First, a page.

The FTC has also issued Guides Against Deceptive Pricing (“DP Guides”). The DP Guides prohibit pricing that is too good to be true or not real in order to incentivize consumers to purchase. For example, it is deceptive to offer an item for a short period of time at an unreasonably high price, only to then lower the price and call it a “discount”.  Instead, the DP Guides require that a “regular” price for comparative purposes be both a reasonable price and one that is in place for a substantial period of time. Only then can the seller cite to a “former” or “regular” price to advertise  a sale.

On the state level, some states, like New York, regulate deceptive pricing through their general false advertising statutes. New York City’s administrative code goes further to adopt language similar to the DP Guides.  The City also has many other rules about pricing. These include regulations about the font size of prices in ads, multi-product price advertising, and the use of specific words to describe prices.

In addition, more than half the states have stand-alone deceptive pricing statutes. Some state statutes (e.g., in  Virginia and Illinois) closely track the language of the DP Guides. States including Connecticut, Massachusetts, and Wisconsin (and New Jersey in certain instances) follow the “28/90 rule”, requiring that sellers offer the item at the regular price for at least 28 days out of the immediately preceding 90 days on a rolling basis. In other states, there are more specific requirements. In California, for example, the former price of an item must have been the prevailing price of the item in the immediately preceding three months before it was discounted.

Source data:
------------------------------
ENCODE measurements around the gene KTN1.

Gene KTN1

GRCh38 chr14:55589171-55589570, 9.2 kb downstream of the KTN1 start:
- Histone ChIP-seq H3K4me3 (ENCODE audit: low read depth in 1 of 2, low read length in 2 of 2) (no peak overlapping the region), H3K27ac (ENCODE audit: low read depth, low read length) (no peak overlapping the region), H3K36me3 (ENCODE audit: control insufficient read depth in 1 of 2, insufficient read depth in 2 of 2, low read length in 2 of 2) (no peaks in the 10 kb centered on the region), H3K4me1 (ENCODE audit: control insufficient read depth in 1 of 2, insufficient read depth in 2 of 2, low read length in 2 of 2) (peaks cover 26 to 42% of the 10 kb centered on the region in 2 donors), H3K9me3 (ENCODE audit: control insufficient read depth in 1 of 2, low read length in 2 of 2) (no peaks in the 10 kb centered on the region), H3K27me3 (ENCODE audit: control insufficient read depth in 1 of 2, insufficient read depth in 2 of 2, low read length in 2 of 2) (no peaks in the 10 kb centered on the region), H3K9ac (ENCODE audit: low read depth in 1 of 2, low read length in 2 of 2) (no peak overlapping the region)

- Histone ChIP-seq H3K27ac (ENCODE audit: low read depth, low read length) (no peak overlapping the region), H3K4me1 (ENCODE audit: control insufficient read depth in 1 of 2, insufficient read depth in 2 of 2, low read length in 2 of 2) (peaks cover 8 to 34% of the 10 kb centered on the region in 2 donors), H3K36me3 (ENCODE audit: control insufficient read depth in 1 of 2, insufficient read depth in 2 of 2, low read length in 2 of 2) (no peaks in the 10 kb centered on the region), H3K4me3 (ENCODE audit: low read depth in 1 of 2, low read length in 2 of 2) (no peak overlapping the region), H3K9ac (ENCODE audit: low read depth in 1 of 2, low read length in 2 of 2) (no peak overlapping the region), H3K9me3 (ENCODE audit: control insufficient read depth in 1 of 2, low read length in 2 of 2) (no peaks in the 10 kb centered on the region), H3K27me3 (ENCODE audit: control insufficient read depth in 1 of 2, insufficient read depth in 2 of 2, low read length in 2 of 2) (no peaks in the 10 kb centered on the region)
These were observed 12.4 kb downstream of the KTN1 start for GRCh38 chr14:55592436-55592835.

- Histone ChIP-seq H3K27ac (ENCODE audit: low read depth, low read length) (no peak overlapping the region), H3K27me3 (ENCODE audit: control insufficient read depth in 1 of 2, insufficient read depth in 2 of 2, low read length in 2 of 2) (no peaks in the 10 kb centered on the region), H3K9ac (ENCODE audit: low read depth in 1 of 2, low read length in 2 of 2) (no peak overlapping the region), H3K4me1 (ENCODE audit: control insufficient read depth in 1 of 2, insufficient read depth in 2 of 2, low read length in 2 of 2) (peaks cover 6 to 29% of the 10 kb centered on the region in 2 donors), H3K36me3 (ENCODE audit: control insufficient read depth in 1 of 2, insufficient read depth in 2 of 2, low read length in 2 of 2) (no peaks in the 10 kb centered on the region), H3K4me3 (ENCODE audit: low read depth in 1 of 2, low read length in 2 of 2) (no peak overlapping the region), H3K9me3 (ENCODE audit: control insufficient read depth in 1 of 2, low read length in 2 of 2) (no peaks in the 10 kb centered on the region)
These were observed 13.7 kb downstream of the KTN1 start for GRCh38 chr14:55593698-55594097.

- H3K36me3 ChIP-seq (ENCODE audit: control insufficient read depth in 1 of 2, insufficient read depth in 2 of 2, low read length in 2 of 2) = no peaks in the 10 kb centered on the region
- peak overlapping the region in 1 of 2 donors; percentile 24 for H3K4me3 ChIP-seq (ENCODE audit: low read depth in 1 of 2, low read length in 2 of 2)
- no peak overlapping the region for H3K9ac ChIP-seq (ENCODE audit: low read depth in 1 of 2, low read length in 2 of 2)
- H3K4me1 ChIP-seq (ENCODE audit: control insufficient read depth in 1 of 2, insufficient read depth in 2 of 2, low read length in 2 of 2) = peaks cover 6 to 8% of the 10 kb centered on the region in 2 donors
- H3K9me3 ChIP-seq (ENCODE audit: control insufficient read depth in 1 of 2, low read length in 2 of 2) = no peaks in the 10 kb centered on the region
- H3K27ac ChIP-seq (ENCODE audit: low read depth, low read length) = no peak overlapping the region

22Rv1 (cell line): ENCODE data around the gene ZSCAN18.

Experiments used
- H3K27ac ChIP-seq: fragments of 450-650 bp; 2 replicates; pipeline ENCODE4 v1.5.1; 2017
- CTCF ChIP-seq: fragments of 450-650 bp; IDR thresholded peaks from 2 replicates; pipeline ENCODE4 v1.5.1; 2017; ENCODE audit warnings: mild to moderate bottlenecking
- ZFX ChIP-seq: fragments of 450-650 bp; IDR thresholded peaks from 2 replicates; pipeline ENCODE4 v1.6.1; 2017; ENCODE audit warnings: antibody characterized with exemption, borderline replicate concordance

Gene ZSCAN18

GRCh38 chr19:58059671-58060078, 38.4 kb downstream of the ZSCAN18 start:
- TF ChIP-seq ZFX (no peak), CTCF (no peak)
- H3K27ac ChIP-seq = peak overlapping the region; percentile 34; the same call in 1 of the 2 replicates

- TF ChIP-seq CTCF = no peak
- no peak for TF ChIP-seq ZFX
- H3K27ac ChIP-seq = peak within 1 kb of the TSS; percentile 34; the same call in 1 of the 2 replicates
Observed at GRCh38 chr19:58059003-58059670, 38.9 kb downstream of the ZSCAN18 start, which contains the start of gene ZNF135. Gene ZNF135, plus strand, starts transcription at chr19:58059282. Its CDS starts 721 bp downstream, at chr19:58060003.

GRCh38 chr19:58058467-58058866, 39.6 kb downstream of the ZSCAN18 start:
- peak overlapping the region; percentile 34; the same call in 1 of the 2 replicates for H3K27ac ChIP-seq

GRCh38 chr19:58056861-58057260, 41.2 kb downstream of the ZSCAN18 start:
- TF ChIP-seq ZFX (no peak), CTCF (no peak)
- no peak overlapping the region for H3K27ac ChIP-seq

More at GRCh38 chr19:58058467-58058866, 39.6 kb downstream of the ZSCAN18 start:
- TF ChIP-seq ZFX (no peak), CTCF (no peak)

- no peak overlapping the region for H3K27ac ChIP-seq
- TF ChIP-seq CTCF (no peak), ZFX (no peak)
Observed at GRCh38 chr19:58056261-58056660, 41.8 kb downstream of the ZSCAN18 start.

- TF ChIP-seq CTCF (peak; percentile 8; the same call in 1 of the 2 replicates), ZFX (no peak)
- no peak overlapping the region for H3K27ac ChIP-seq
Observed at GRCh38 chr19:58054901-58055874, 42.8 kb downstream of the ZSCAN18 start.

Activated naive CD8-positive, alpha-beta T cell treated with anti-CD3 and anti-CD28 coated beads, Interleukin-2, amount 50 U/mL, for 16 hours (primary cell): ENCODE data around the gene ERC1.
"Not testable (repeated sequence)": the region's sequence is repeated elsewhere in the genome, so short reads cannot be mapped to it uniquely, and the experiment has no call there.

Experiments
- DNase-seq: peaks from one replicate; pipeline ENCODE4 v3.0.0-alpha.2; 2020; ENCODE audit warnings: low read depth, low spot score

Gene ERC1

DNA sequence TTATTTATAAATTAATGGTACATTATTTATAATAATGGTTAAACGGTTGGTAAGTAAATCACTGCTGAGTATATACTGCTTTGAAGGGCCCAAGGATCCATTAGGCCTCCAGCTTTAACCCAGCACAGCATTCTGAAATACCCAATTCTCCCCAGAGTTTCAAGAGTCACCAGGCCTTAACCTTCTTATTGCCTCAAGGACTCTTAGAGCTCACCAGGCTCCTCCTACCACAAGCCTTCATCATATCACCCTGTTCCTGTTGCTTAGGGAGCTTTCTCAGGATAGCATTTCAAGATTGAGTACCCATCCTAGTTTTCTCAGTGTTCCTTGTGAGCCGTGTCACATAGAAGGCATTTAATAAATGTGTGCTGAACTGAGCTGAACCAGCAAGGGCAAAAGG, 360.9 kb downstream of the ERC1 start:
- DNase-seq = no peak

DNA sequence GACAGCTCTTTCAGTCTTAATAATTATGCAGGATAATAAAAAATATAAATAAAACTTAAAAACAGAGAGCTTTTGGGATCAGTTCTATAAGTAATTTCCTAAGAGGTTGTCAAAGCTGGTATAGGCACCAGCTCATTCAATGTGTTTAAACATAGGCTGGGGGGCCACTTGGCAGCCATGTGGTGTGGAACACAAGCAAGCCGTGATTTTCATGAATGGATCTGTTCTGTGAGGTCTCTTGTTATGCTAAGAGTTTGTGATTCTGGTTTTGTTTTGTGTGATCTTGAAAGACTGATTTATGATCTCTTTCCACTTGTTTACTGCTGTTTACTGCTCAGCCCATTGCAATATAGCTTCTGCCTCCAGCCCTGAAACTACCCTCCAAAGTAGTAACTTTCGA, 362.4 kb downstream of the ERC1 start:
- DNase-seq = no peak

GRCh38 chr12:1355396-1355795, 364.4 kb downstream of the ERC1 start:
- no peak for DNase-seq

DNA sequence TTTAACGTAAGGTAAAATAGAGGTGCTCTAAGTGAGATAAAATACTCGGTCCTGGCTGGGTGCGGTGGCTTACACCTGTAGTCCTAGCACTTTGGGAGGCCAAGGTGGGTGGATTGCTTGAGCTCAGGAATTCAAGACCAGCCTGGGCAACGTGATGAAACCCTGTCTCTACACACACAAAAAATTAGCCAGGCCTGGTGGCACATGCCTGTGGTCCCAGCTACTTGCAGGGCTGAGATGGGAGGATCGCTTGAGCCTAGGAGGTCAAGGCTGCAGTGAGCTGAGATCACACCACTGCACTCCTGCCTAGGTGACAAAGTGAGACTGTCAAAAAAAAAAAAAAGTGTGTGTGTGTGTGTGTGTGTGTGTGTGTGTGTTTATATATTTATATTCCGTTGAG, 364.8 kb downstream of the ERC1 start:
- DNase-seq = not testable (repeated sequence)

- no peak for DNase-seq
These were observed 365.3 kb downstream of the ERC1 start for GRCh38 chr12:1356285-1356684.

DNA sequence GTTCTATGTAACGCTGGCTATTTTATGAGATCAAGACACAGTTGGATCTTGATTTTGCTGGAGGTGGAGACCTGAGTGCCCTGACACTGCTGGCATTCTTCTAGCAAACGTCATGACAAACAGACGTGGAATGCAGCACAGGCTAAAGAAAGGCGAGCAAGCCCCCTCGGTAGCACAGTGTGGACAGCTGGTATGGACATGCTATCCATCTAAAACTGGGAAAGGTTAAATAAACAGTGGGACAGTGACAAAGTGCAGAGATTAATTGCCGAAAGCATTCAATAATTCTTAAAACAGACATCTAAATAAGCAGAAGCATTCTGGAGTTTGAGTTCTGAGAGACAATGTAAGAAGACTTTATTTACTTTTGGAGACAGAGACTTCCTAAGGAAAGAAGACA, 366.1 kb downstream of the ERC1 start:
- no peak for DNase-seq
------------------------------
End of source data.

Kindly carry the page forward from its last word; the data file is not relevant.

How to Use “Up To” Pricing Structures

Marketers will frequently rely on “up to” pricing structures, for example, “up to 30 percent off the lowest marked price”.  Nonetheless, “up to” terminology can be confusing and deceptive to the consumer if it does not meet certain criteria.  Regulators have consistently demanded clear, prominent, and proximate disclosures that explain the offer. In addition, in some instances, they have provided guidance on the number of consumers who might benefit from an “up to” offer.

  • The FTC standard is that all or almost all consumers are likely to achieve the maximum “up to” results.